How does it work?
The user of the app takes a photograph of themselves on their phone and then blows smoke onto it. The app 'ages' the photograph to show how smoking damages the skin and makes people look up to 19 years older than they actually are.
Why has it been launched?
The launch of the app in January, when smokers often make a new year’s resolution to give up their habit, will be accompanied by a cinema advertisement showing the effects of smoking on people’s skin. The ageing aspect of smoking is, according to the agency that made the app, a "compelling disincentive" to younger smokers. Glyn McIntosh, communications director at Quit UK, says the charity hopes the app will be successful in reaching the teen smoker market, which he says is hard to access because teenagers "believe they are immune from the effects of smoking".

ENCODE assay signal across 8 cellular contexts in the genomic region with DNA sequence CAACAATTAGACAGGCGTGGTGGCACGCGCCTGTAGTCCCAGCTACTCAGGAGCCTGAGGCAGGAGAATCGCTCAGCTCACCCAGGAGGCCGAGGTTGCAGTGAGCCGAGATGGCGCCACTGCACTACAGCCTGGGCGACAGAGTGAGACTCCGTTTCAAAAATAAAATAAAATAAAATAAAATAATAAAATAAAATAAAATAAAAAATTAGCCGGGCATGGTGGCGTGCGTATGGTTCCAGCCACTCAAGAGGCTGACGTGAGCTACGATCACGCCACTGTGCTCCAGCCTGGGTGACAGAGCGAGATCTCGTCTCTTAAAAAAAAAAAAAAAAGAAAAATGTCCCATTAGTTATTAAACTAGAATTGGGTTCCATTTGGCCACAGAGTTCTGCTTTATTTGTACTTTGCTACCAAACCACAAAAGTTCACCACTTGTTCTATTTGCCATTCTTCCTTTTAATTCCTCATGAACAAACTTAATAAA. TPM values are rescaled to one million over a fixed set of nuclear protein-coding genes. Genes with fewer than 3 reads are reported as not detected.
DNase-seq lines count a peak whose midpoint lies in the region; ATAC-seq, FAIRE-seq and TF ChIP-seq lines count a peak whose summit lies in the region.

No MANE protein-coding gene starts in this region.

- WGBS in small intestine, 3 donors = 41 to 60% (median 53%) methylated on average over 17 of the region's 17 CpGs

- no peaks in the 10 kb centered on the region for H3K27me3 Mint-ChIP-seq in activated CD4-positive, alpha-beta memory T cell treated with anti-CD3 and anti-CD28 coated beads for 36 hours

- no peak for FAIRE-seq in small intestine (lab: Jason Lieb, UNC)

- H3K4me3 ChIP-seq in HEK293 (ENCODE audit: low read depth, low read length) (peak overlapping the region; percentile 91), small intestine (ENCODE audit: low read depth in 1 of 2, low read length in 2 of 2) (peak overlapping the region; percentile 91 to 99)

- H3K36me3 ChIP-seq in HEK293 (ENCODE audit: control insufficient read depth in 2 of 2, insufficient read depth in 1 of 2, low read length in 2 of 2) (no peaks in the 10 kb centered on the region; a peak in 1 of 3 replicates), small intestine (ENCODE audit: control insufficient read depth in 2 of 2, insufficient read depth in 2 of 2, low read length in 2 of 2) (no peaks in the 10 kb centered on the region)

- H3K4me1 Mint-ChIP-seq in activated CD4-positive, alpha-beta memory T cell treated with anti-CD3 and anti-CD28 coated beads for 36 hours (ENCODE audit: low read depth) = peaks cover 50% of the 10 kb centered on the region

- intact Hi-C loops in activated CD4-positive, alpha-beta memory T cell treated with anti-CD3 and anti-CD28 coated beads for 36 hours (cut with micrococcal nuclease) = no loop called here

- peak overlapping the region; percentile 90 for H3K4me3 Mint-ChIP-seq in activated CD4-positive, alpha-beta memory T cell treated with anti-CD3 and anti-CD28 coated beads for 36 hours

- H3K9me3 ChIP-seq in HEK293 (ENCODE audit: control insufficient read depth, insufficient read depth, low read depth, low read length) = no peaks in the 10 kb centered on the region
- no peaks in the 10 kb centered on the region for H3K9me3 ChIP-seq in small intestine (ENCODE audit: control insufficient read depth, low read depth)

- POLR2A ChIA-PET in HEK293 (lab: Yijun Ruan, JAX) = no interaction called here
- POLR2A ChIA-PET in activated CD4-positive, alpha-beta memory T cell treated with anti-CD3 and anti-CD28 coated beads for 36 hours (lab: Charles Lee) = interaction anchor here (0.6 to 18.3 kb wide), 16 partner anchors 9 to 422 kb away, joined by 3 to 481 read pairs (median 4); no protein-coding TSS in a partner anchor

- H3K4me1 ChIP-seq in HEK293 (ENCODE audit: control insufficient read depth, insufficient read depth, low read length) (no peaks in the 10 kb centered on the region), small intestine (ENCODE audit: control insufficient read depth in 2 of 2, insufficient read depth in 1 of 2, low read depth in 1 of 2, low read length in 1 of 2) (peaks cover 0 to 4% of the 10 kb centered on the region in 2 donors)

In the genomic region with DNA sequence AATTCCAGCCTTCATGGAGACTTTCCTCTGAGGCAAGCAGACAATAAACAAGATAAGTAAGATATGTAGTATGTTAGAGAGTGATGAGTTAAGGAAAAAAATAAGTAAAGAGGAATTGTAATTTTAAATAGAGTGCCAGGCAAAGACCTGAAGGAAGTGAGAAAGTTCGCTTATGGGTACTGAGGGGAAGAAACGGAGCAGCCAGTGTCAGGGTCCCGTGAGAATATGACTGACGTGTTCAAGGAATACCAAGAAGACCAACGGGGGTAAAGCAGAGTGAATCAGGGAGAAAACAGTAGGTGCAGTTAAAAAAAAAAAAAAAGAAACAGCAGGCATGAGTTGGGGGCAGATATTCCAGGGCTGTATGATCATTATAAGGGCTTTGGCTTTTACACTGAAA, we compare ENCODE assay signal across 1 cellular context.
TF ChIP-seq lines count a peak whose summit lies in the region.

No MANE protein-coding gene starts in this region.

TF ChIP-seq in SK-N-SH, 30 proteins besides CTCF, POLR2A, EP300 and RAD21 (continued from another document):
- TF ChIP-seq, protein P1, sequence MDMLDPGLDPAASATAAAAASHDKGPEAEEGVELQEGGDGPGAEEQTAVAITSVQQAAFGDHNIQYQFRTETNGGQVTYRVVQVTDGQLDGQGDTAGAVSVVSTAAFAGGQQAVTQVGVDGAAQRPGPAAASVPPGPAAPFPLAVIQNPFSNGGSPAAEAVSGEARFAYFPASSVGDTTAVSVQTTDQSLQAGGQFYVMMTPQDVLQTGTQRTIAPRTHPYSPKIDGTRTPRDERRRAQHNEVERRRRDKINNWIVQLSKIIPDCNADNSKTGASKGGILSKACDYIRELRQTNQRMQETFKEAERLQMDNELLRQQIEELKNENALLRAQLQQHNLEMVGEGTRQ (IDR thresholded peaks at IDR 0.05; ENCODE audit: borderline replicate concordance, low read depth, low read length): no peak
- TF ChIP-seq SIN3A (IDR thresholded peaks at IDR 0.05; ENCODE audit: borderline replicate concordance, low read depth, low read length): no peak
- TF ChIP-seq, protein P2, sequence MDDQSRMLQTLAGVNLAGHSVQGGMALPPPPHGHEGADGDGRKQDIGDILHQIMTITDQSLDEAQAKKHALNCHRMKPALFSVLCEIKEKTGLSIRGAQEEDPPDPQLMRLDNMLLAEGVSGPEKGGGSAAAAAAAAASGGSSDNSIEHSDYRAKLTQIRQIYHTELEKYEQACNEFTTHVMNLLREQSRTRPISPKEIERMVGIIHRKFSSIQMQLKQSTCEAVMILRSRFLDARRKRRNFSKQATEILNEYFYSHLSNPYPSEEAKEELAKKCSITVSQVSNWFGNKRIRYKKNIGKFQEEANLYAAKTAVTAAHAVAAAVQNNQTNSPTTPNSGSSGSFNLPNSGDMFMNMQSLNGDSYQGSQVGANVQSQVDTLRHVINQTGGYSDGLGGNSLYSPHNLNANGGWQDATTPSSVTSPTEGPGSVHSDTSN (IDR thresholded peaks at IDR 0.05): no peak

Who is behind it?
The app and cinema advertisement were developed by the creative agency Iris, the production company Hungry Man and the post-production company Framestore.
Third Sector verdict:
Teenagers are enthusiastic about apps, so it is a useful medium for getting the 'quit smoking' message across. Young people will be able to see how smoking can affect their personal appearance, but whether the app will be successful in getting teenagers to quit the habit is open to question.